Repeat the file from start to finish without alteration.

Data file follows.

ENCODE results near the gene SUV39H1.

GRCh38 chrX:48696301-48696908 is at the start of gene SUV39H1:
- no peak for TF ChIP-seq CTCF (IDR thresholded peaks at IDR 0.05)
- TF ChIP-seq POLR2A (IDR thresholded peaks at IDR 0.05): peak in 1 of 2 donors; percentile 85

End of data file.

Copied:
ENCODE results near the gene SUV39H1.

GRCh38 chrX:48696301-48696908 is at the start of gene SUV39H1:
- no peak for TF ChIP-seq CTCF (IDR thresholded peaks at IDR 0.05)
- TF ChIP-seq POLR2A (IDR thresholded peaks at IDR 0.05): peak in 1 of 2 donors; percentile 85